With the session basically halfway over, it’s difficult to tell what the outcome will be, but some things are certainly becoming more clear. One is the fact that no matter how much people want to continue to cut state government, it’s hard for them to find the places where most even generally agree that they should.
That’s not to say it’s impossible. It’s just that the “easy” things are long gone. And, yes, there’s a strong sense that in the behemoth that is state government there’s got to be some waste or fraud or unnecessary spending that one ought to be able to squeeze out. Probably most people would agree with that. But it’s hard to deny that finding it all has proven elusive.
So we’ve turned to other things. Unfortunately, there are only so many years of hiring freezes you can have. So many years of halting travel, eating inflation, and absorbing retirement and health care costs. Those things do save you money for a while, but just as tapping the Rainy Day Fund is a temporary fix, so is invoking those practices as a substitute for more permanent solutions. After years of budget reductions, when will practices like those ever put us in a position where we might be able to reinvest?
Which is why the current discussion at the Capitol sounds so familiar. Wish as we might, those things haven’t solved our structural problems, and that’s why we’re still talking about making cuts to things that most lawmakers will tell you they don’t really want to cut – higher education, health care, corrections, and funding for public schools. That’s a disconnect that just doesn’t seem to make sense.
Can we find a way to manage through the current fiscal mess yet again? Certainly we can and ultimately we probably will. But then the vicious cycle of the last nine years just starts anew with the very same cuts on the table yet again. At some point, we as a state have to come to grips with the fact that this has to stop if we’re to avoid reaching a level where we’re locked in at 50th on every list of all things bad.
So what’s the answer? There are no easy ones and the solutions of today are basically the same ones past leaders could have undertaken but didn’t.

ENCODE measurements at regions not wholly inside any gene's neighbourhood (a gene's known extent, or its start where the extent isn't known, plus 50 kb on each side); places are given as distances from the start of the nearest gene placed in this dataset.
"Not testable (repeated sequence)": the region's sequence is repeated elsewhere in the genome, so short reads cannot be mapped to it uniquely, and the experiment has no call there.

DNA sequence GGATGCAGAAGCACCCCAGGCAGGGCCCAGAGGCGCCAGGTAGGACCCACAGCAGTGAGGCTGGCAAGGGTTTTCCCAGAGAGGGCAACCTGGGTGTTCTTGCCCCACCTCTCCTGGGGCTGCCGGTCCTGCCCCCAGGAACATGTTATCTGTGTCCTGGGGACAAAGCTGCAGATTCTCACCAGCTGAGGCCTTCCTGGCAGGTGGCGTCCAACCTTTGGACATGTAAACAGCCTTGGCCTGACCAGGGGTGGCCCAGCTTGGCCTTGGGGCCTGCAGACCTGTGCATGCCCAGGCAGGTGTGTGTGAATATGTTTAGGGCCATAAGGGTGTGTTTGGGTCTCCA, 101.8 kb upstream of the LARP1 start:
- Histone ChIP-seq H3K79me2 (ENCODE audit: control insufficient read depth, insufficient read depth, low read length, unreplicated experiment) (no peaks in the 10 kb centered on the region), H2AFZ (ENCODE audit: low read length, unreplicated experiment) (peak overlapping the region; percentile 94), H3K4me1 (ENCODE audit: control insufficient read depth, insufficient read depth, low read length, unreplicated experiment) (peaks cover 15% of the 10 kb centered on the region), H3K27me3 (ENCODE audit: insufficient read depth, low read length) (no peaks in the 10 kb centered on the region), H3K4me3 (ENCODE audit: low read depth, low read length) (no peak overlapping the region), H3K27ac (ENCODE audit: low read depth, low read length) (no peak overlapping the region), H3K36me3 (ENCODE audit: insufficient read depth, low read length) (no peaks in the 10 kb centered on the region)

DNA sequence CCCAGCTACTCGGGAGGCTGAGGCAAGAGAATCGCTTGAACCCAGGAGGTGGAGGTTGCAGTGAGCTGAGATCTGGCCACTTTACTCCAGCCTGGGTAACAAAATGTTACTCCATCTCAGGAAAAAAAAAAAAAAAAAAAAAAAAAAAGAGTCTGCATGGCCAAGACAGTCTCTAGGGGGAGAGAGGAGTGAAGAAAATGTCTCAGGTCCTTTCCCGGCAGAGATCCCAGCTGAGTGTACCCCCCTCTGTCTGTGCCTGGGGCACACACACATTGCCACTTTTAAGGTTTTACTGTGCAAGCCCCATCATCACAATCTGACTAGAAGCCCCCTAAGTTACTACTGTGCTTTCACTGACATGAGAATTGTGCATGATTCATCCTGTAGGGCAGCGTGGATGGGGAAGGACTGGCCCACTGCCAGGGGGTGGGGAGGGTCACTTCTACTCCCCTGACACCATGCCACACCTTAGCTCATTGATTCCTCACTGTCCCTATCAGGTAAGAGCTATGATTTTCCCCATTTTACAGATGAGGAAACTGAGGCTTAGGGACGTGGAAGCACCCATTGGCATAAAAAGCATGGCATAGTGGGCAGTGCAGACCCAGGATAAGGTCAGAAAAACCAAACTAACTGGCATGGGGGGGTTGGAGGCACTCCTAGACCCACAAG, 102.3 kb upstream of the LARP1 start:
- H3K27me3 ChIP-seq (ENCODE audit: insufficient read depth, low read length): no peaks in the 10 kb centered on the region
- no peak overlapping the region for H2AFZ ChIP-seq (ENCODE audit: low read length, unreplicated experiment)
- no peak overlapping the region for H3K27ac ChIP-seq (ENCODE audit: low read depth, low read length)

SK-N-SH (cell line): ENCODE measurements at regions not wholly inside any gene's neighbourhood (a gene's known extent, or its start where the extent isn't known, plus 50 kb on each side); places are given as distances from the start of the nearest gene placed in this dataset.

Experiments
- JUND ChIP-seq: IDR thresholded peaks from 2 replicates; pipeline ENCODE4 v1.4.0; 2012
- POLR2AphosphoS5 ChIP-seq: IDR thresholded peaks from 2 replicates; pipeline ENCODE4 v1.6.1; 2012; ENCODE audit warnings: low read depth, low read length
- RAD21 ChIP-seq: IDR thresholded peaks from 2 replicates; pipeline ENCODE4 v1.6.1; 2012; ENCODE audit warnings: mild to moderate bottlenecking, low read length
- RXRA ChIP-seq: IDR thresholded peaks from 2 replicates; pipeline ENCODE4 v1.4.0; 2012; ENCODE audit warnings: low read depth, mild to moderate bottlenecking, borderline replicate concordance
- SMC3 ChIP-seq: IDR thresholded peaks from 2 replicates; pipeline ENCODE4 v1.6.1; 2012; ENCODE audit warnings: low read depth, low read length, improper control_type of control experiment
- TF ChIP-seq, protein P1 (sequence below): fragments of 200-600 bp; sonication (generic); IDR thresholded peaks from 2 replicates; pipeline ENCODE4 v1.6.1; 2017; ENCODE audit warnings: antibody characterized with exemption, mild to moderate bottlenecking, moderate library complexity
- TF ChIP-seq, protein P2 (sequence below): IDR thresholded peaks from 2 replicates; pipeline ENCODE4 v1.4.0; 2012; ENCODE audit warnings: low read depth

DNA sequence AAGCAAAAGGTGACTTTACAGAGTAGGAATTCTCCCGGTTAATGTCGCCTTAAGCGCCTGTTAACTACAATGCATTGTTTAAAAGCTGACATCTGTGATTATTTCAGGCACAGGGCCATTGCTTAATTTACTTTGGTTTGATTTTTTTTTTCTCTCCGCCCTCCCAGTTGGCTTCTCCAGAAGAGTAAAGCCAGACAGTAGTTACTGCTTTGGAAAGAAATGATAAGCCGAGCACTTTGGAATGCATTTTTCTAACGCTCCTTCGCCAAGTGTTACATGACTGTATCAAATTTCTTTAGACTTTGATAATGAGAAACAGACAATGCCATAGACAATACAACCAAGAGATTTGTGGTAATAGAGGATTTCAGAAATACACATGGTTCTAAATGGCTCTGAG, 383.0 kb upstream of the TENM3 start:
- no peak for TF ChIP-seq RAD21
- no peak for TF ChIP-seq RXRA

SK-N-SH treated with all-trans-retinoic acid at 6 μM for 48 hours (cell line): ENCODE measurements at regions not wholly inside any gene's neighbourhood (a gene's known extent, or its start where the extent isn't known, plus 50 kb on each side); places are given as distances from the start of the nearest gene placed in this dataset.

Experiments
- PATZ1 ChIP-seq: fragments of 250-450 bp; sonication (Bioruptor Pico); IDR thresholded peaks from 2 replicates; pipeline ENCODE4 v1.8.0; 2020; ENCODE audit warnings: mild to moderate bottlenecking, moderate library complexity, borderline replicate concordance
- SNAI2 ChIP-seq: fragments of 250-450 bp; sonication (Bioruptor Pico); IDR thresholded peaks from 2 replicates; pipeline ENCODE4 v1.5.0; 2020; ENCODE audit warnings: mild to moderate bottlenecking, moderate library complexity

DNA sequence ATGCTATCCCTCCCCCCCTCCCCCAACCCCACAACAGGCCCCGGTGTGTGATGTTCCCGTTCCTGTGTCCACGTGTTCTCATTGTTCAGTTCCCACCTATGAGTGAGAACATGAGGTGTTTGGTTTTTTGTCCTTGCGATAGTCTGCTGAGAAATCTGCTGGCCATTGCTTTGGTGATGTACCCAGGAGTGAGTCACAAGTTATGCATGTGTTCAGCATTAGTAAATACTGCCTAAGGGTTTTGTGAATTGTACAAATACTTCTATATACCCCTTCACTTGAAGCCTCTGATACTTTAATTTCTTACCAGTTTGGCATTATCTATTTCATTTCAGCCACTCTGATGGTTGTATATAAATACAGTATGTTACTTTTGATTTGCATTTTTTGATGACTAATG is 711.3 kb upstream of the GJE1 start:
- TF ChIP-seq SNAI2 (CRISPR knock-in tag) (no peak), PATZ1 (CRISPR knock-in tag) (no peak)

We have to look at all our spending and actually stop doing some things that we’re doing. That’s the only way to really save permanent dollars.
We need to open the budget up completely and take an all-inclusive look at every area that is receiving dedicated funding. Lawmakers still might not cut much of that, but at least everything will have seen the light of day. The same is true with tax credits and exemptions.
And, we need to figure out what our true priorities are. The governor is criticized for not cutting more in certain areas, and that’s fair. He presents the budget and establishes his priorities. But after that, it belongs to the Legislature and lawmakers can re-write those priorities if they choose to and, quite frankly, it should be their responsibility to do so.
The problem is we’ve known all this all along. So if the result is going to be the same year after year, perhaps we should just acknowledge it, come to grips with it, and figure out what to do next. Memo to all: across-the-board cuts where we shrink everything and build on nothing is not a solution.
All this, of course, puts a greater focus on the regular session that is looming. That’s an opportunity to make the structural changes everyone is talking about. Clearly, that won’t be any easier than what lawmakers are going through now. But you have to ask yourself, do we really want to test any further the depths to which we still might have room to plunge? Let’s hope not.